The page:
“The right to protest is precious.”
Further protests are scheduled to take place in London as demonstrators continue to vent their anger at the Government’s new Police, Crime, Sentencing and Courts Bill.
Jeremy Corbyn has announced he will be addressing the protesters at the London protest on the 3rd of April taking place at speakers corner Hyde Park but due to present circumstances, the locations may change.
The following message was put out on video from the Peace and Justice Project
“The right to protest is precious.” Ahead of @JeremyCorbyn addressing tomorrow’s London #KillTheBill protest, watch this video, spread the word, and help build the movement to defend our democratic rights.
Fight for your rights…
Last week former police chief Michael Barton warned that new protest laws move Britain dangerously towards “paramilitary policing” and that UK ministers are “flexing their muscles via their police forces” like repressive regimes around the world.
Scenes of officers grappling with women led to outrage triggering a U-turn from the Labour Party who were planning to abstain on the Police Crime Sentencing and Courts Bill. the scenes also prompted calls for the resignation of the commissioner, Cressida Dick.
Following the passing of the bill at its second reading two weeks ago, there has been increased scrutiny of the extra powers that would be awarded to the police.
This bill infringes on our civil liberties and both our Human and common Law rights. The greatest changes made in British social history have come about through protest, from the Magana carter to the Poll tax riots and all in between from the Chartist to suffrage the very reasons we have the right to vote comes from protest. We are never given rights we have always had to fight for the right.
Many on the right have suggested its a just law, no one wants to be stopped by protesters while they go about their normal business these same right-wingers that felt it ok to stop motorways from movement and held the government to ransomed until they got their demands of a fuel price/tax dropped people with short memories are often guilty of hypocrisy
“Those who make peaceful revolution impossible will make violent revolution inevitable.”- John F. Kennedy
There is an inevitable truth in the words of JFK, its not a justification of violence but it is a warning of more protest and a rejection of a system that has overstretched in its intrusions onto peoples liberties and lives.
This is not a Left or Right issue, this is an issue that affects all people of all persuasions. Thomas Paine once said: “He that would make his own liberty secure must guard even his enemy from oppression.” in that light it’s understood ensuring our liberties are not taken from us or restricted in any way is ‘common cause’.
The British people are many things and have many layers of complexities but the one thing that binds us all is our freedoms, those hard fought battles from the Magna Carta of 1215 to the Human Rights Act 1998, were not given they were won.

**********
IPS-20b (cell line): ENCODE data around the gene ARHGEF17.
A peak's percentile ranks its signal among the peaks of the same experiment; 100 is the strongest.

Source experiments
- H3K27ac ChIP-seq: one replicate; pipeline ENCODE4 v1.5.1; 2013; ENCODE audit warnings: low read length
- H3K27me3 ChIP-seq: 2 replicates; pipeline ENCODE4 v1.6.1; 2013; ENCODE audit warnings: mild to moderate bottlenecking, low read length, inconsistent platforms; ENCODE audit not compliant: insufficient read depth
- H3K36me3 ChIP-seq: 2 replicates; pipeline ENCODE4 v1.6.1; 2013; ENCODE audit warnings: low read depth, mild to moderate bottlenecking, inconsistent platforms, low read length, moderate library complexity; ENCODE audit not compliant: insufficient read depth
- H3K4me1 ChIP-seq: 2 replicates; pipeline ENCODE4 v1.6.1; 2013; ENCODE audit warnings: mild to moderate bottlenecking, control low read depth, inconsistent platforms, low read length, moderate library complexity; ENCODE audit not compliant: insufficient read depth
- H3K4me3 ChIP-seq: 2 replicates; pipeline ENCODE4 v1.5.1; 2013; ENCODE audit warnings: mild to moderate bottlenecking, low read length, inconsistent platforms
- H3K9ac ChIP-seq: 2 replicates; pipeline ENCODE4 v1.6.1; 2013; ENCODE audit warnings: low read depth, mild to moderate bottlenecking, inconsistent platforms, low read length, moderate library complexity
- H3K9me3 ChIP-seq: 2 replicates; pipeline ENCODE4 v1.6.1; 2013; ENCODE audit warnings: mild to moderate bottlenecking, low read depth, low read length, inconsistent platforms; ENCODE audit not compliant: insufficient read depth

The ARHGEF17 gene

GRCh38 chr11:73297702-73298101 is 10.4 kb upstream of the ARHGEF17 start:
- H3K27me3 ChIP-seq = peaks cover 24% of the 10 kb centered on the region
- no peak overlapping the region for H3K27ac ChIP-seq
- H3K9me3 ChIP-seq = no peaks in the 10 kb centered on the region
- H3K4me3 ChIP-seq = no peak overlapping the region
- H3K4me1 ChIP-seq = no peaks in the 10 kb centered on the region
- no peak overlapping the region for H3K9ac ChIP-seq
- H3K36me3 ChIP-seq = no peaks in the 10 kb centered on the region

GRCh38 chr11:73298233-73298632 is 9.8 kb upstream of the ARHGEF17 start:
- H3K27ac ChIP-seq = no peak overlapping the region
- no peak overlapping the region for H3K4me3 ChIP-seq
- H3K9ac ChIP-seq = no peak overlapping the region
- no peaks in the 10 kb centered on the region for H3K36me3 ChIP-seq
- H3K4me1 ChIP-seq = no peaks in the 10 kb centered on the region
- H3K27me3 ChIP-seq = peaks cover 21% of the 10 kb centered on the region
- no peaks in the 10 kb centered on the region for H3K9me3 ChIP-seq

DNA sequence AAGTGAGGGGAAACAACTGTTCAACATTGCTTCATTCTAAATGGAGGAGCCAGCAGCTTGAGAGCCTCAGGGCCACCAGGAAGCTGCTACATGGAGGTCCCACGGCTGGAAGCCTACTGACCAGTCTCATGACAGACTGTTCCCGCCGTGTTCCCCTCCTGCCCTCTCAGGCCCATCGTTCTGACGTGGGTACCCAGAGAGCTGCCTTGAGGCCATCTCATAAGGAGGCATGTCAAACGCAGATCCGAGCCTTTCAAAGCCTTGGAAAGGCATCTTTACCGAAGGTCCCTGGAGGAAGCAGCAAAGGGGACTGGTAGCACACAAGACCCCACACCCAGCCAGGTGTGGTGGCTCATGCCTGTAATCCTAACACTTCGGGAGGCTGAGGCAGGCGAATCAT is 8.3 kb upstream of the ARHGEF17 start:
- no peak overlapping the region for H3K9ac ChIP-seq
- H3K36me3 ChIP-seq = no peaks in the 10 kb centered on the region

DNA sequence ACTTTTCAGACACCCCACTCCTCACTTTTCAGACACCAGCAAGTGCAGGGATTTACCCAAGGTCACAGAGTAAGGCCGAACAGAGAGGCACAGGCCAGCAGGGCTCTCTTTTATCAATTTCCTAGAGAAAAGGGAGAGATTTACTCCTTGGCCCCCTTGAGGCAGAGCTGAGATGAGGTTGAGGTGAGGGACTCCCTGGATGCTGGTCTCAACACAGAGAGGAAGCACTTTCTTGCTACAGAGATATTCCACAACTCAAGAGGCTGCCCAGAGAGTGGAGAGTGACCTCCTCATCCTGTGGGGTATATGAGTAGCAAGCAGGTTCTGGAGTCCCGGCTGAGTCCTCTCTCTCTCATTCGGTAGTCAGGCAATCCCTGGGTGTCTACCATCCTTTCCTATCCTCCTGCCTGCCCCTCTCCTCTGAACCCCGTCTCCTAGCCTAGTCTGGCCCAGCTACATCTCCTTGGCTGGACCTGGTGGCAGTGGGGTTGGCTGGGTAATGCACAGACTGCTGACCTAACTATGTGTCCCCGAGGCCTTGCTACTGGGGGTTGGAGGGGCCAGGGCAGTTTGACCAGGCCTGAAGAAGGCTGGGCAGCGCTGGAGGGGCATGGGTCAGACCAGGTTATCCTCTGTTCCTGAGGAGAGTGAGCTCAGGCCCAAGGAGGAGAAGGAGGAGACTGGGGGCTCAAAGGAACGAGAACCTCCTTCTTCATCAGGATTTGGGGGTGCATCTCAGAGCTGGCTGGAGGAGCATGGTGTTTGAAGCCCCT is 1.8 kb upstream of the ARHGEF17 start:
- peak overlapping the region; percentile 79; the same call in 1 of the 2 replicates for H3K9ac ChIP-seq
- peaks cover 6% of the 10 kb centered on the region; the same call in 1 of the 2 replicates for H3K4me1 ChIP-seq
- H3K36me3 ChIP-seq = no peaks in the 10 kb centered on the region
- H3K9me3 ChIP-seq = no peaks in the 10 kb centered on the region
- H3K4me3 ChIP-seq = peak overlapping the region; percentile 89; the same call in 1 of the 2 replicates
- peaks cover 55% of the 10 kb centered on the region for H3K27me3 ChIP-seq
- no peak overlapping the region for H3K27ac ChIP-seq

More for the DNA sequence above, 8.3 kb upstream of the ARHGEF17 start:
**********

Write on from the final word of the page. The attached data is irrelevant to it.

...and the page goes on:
Freedom of speech and the right to protest peacefully are protected by the law both the common law and the Human Rights Act 1998 cover these fundamental rights.
Common law stipulates our rights: personal security, personal liberty and private property, and auxiliary rights necessary to secure them, such as access to justice. Rights to a fair trial, right to open justice and to freedom of speech are recognised both in the common law and in the Convention of Human rights.
The British people will and must guard their freedoms fiercely, lest they be taken away.
“We cannot allow these powers to pass We’re urging all those who are concerned about what is happening to basic civil liberties in this country to come together to stand up for our democratic values.”
Under the plans, police chiefs will be able to impose a start and finish time on demonstrations, set noise limits and apply the rules to just one person.
This means an individual holding a placard with a megaphone could be fined up to £2,500 if they refuse police direction.
Additionally, criminal damage to statues and memorials, like those witnessed during the Black Lives Matter protests last year, would be punishable by up to 10 years in prison.
KNOW YOUR RIGHTS
There have been a number of protests across the country in an effort to ‘Kill the Bill’, with protesters attempting to stop the bill from becoming law.
Saturday 3 April
London 1pm Speakers’ Corner, Hyde Park AND 11am Trafalgar Square
Aberystwyth 1pm Clock Tower
Bath 2pm Bath Abbey
Birmingham 2pm Victoria Square
Bournemouth 1pm Bournemouth Square
Brighton 1pm The Level
Bristol 4pm College Green
Cambridge 1pm Parkers Piece police station
Cardiff 2pm Bute Park Stone Circle
Derby 1pm Cathedral Green
Exeter 1pm Bedford Square
Folkestone 1pm The Leas Bandstand
Kendal 1pm The Birdcage, Finkle Street
Lancaster 6pm Dalton Square
Leicester 1pm Clock Tower
Lincoln 2pm Lincoln Cornhill Quarter
Luton 1pm St George’s Square
Manchester 1pm St Peter’s Square
Middlesbrough 12 noon Centre Square
Newcastle 1pm The Monument
Northampton 1pm BBC Radio Northampton
Norwich 1pm City hall
Nottingham 12 noon Market Square
Oxford 2pm Bonn Square
Portsmouth 1pm Guildhall Square
Plymouth 2pm Charles Cross police station
Reading 12 noon John Lewis, Broad Street
Sheffield 1pm Devonshire Green
Stoke-On-Trent 1pm Hanley bus station
Truro 2pm Lemon Quay
Walthamstow 1pm Women-led protests in Town Square under big screen and other sites
Weymouth 1pm King’s Statue
York 1pm Parliament Street